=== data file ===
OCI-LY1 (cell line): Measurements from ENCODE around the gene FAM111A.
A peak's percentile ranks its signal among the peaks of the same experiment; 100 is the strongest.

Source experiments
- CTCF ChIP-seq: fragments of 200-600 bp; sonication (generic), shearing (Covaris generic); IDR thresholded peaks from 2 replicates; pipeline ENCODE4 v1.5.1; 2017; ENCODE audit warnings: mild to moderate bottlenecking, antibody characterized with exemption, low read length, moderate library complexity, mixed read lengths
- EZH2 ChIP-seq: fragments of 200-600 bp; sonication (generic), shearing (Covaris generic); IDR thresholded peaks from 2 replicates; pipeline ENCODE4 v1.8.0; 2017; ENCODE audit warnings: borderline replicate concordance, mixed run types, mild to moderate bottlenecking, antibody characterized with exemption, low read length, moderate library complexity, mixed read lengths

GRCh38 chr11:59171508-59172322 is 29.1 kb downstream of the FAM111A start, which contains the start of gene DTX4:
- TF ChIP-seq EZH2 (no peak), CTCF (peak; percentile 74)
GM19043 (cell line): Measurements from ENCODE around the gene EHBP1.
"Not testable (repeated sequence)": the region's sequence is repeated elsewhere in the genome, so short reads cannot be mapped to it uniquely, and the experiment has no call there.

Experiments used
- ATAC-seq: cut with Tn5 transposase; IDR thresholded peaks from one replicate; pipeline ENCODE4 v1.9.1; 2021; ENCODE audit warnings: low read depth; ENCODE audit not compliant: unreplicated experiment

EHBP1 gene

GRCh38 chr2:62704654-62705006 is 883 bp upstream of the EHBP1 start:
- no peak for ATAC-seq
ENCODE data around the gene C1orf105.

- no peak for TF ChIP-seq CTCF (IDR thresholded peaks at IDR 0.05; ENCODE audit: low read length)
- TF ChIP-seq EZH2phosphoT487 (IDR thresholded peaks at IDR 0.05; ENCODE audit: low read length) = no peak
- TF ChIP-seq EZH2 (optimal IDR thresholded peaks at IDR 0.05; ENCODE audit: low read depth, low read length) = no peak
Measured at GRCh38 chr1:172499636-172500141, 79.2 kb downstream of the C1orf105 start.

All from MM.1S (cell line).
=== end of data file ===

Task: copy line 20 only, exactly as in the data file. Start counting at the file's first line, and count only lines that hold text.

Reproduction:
All from MM.1S (cell line).